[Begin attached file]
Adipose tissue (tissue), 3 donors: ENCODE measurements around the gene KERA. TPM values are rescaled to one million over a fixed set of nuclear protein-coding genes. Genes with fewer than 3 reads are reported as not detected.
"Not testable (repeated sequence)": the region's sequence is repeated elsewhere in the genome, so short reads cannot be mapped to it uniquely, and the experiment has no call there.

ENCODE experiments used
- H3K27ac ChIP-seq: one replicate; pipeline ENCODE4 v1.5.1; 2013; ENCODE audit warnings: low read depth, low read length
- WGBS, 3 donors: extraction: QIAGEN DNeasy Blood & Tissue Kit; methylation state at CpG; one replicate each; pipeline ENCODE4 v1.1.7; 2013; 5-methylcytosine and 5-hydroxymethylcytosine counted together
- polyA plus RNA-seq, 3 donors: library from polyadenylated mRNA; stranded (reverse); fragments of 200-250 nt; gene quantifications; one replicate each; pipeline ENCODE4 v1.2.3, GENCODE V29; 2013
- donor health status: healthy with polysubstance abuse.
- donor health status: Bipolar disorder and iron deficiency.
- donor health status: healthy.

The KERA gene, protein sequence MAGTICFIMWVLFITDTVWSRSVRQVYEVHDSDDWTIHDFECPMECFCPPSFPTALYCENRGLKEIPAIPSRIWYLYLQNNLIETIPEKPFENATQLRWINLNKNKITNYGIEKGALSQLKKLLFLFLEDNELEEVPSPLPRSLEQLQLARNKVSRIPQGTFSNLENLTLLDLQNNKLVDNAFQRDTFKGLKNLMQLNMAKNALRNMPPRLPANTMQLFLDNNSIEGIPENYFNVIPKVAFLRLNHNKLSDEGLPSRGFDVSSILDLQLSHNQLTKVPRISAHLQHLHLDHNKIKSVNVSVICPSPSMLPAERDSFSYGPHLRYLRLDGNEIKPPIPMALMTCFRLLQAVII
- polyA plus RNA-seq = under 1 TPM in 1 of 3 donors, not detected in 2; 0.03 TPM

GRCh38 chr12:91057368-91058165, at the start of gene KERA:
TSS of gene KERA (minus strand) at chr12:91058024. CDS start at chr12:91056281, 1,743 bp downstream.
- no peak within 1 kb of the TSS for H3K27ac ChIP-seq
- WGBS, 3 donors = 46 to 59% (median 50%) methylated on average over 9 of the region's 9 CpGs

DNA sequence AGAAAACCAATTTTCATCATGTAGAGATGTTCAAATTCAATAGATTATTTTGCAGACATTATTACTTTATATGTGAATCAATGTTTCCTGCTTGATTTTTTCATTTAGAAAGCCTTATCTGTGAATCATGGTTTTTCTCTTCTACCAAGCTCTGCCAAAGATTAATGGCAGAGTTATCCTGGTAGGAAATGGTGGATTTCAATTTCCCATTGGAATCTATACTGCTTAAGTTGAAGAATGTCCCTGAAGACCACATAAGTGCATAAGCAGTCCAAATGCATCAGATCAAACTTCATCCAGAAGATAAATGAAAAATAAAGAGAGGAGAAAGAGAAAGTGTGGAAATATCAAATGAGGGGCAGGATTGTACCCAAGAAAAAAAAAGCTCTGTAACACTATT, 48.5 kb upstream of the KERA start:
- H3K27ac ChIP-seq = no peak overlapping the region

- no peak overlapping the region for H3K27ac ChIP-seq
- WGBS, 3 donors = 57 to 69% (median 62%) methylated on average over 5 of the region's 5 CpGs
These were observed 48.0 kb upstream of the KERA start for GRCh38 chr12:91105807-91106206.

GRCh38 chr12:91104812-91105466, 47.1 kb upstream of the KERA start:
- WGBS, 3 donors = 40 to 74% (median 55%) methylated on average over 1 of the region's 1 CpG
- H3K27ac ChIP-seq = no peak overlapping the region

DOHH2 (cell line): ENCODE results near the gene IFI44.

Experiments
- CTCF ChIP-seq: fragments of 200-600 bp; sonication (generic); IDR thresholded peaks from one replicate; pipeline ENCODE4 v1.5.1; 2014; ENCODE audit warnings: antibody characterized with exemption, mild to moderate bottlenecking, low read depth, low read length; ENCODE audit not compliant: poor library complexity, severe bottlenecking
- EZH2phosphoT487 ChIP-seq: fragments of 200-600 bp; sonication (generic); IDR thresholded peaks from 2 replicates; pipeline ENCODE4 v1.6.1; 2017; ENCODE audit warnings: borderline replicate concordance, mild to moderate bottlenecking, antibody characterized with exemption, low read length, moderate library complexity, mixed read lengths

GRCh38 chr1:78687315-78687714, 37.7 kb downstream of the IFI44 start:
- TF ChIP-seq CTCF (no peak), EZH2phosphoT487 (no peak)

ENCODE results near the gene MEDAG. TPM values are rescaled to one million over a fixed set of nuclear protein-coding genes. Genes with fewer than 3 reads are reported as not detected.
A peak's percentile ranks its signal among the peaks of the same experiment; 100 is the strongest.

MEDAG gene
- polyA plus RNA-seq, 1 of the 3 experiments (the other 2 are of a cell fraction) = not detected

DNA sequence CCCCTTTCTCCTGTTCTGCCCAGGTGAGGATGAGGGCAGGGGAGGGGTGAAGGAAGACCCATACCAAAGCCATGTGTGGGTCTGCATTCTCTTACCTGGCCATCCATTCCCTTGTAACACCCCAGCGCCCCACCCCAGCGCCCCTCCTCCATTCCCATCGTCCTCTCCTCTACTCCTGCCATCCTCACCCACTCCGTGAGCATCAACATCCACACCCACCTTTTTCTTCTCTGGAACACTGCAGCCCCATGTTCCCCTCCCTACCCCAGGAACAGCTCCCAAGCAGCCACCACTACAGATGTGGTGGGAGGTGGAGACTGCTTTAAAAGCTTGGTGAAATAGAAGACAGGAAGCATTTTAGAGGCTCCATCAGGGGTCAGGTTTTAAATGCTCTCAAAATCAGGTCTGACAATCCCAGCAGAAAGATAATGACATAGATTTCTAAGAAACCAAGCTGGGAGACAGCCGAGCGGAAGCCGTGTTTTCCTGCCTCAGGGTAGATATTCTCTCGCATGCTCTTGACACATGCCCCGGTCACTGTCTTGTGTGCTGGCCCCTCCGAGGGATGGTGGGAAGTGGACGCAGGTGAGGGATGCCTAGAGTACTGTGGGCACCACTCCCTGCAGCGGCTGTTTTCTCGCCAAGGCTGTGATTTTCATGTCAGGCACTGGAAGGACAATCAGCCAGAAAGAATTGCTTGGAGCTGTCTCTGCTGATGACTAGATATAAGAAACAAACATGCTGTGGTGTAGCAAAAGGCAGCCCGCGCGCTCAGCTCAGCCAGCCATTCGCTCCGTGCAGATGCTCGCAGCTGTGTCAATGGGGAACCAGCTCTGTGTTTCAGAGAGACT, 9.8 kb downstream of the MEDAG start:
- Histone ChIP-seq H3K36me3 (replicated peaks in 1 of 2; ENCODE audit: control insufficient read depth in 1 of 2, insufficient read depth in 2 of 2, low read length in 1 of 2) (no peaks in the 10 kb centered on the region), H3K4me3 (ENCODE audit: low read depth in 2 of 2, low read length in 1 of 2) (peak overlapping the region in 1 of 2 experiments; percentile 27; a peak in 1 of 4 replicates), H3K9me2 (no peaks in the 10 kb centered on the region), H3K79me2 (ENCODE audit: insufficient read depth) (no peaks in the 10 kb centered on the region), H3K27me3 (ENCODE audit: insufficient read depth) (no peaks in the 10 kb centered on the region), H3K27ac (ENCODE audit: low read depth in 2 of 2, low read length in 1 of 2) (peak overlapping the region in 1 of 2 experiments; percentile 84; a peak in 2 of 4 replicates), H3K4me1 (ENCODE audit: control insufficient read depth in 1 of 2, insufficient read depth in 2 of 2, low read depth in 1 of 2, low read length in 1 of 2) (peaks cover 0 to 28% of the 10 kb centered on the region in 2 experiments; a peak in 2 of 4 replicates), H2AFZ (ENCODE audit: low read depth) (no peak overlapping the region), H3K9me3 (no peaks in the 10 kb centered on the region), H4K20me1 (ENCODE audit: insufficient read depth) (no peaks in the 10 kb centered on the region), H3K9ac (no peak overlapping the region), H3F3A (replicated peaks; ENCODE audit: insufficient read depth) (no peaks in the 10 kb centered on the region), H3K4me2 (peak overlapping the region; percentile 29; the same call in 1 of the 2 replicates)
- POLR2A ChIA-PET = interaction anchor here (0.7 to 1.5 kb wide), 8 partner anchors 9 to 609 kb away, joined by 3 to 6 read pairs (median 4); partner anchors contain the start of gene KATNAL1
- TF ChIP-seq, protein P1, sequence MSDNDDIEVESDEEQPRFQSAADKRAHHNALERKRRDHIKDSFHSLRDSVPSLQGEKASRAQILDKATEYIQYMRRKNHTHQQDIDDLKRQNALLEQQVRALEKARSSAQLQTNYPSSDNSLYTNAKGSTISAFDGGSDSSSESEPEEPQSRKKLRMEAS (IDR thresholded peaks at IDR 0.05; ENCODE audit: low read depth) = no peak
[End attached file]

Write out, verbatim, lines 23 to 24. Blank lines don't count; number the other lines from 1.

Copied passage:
- H3K27ac ChIP-seq = no peak overlapping the region

DOHH2 (cell line): ENCODE results near the gene IFI44.